Understanding more about the relationship between weather and maple sap flow, and how Maine syrup producers will adapt to climate change is the focus of research being conducted by a University of Maine graduate student.
Jenny Shrum, a Ph.D. candidate in the ecology and environmental sciences graduate program in the UMaine School of Biology and Ecology, is attempting to unravel the biophysical relationships between weather and sap flow. The goal is to better understand what drives flow and how expected trends in climate may affect the processes and harvesters in the future.
Shrum plans to collect on-site weather station data and sap flow rates at three test sites and to interview small- and large-scale producers to determine if those who have been managing sugar maple stands for years will be more or less resilient to climate change, and if large-scale producers will be better equipped to adapt. Her research is supported by the National Science Foundation and EPSCoR through UMaine’s Sustainability Solutions Initiative and its Effects of Climate Change on Organisms research project.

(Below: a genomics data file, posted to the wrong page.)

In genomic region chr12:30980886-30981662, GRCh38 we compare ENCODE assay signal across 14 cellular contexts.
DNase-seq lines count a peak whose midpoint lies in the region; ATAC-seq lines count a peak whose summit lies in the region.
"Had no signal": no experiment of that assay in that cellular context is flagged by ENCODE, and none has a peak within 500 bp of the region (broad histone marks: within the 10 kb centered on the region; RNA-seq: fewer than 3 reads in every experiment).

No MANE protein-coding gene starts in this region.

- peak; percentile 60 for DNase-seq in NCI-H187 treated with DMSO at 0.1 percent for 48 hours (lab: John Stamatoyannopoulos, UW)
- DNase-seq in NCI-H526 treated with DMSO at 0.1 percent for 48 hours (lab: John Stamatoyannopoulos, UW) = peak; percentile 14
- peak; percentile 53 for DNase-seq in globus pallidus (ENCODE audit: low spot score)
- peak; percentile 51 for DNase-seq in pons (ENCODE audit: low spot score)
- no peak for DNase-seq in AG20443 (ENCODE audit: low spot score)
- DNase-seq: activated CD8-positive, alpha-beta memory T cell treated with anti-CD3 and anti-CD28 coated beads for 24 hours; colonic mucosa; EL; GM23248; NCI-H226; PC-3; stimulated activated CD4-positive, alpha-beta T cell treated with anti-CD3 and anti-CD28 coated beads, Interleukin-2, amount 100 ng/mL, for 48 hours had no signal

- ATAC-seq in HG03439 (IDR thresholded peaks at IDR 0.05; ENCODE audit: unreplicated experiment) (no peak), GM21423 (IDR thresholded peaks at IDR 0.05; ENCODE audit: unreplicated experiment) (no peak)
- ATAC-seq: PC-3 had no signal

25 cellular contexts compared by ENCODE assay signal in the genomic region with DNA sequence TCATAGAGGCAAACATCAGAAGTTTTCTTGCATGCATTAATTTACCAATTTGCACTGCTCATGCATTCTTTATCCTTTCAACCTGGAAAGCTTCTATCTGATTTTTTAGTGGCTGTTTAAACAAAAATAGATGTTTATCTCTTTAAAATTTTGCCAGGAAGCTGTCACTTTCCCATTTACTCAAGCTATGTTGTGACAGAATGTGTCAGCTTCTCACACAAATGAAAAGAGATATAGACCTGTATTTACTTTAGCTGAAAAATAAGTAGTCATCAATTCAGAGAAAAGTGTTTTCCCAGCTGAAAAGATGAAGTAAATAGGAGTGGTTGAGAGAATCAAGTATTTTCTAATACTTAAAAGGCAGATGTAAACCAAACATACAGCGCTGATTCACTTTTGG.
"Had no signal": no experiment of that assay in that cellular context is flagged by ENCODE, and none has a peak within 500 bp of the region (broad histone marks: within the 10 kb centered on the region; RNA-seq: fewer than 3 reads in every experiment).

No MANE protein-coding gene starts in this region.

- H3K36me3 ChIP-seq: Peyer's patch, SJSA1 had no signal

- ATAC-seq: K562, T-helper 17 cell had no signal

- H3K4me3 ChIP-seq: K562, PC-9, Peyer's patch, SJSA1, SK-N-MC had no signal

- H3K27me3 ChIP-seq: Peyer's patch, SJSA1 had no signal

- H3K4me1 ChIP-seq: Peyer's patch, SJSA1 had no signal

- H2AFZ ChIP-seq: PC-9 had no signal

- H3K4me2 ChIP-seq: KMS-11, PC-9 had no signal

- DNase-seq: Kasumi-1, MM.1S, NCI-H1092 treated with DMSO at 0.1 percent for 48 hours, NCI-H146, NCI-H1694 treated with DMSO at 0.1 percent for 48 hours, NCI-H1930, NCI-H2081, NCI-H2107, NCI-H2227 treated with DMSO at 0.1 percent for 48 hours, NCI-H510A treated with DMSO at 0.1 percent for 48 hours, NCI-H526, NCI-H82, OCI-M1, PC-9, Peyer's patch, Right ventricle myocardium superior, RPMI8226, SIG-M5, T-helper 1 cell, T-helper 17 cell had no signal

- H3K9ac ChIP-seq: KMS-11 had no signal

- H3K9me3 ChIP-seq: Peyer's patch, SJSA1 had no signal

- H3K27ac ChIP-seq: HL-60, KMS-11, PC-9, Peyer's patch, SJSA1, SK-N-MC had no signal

The physiological process for sap flow is not completely understood, Shrum says. It involves a complex interaction between freezing and thawing of the xylem tissue within the tree, and the molecule sucrose which maple trees use to store carbohydrates between seasons.
“When the tree defrosts, the frozen liquid in the tree becomes fluid and that provides a medium for the sugars that are stored in the trunk to get to the branches,” Shrum says, adding that in order to continue flowing, the ground also has to be defrosted so the tree can pull in water during the next freeze cycle and recharge the positive pressure in the trunk to restart sap flow.
Sugar maple trees grow as far north as New Brunswick and as far south as Georgia, yet maple syrup is only produced commercially in the 13 most northern states because of the colder weather, Shrum says.
In Maine and other northern areas, more than one freeze-thaw event happens during the winter. This lets the process repeat and allows the season to last between six and eight weeks as opposed to a few days, which is likely in southern states such as Georgia and Missouri, where maple trees grow but aren’t commercially tapped. Warm weather or microbial build-up in taps usually ends the season, according to Shrum.
In Maine, the season usually starts sometime between the middle of February and the middle of March, and continues for about six weeks, Shrum says.
“This winter has been really weird; we’ve had really warm weather and really cold weather and as far as sap flow, that might be a good thing,” Shrum says. “But not enough is known.”